Batch Read Latency

While Couchbase scales well for single key reads, I am observing higher latency when reading batch of 100 keys at a time. Is there a right way to use couchbase-client for batch reads? Currently, the code I have in Scala is:

Observable.from(keys).flatMap(key => {
cacheStorageBucket.async().get(StringDocument.create(key))).filter(_ != null)
.map(d => key -> d.content().getObj[T])

Couchbase client version :


Hi @Aparna_R

(Just a quick note to say that Java SDK 2.x is only about 6 months off EOL now, so I recommend starting to look at migrating to 3.x - or even better, to the Scala SDK we now have.)

That sort of reactive logic is broadly the right way to do batch reads with the Java & Scala SDKs, yes. It might be worth adding some debug to check if it’s actually executing concurrent operations, as a sanity test.

I don’t see anything in the code there limiting to to 100 keys so presumably the keys value itself is limited to 100? In which case the latency of doing the batch will basically equal the latency of the worst-case operation in that batch. If you’re after maximum throughput and the batching isn’t that important to you, it may be better to process all the keys, and let reactive handle things. That should give more reliable and efficient throughput.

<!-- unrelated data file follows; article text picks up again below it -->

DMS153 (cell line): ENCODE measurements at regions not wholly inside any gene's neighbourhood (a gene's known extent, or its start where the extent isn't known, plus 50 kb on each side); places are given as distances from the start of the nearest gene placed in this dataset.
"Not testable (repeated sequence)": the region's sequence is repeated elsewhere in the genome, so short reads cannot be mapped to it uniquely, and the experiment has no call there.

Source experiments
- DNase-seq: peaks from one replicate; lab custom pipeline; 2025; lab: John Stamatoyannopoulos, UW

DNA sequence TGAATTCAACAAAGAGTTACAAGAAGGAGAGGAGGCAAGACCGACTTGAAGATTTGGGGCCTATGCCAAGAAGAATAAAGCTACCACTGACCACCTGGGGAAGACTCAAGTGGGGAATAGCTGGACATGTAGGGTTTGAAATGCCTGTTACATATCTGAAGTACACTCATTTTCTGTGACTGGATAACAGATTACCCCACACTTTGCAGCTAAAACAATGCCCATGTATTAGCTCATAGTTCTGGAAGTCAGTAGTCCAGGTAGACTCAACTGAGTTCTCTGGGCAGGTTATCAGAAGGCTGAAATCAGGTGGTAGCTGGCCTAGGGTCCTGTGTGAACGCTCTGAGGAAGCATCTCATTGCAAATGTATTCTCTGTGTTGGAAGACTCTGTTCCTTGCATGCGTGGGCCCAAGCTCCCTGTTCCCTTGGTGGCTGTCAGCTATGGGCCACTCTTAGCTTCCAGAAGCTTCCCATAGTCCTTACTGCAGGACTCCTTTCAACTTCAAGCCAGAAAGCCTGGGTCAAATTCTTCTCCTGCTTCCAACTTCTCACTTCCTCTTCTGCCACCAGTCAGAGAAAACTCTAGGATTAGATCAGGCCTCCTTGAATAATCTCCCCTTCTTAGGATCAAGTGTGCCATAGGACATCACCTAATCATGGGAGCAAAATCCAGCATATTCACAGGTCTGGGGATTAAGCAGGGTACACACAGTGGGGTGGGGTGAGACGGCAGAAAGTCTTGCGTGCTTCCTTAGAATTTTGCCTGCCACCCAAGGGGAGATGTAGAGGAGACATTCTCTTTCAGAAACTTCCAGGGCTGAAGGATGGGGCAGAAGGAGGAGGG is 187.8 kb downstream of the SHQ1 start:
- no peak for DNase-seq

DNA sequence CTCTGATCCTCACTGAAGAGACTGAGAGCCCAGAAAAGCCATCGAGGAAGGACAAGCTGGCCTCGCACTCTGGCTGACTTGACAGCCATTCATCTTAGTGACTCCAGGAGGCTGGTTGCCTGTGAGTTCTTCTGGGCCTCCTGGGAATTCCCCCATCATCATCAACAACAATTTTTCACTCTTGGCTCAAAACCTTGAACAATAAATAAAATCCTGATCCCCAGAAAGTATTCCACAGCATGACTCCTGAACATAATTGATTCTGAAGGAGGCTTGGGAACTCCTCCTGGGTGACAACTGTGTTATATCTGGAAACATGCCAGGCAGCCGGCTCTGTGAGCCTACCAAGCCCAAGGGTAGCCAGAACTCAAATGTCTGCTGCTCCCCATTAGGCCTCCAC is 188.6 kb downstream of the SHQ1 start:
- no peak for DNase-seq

I’m a little rusty on SDK2 but in SDK3 (which exposes Project Reactor primitives rather than RxJava - they’re similar) it would look something like:

                    Flux.fromIterable(allKeys)   // Handle everything, all the keys
                            .parallel(100)       // But only have 100 KV operations in flight at a time
                            .concatMap(key -> collection.get(key))

If possible, it’s even better to not collectList().block(), which in particular will break down with a very large set of keys due to Out-of-Memory errors, and instead to try to extend the reactive streaming deeper into your code. E.g. streaming those results back over HTTP, or streaming them into a database, or whatever you need to do with them.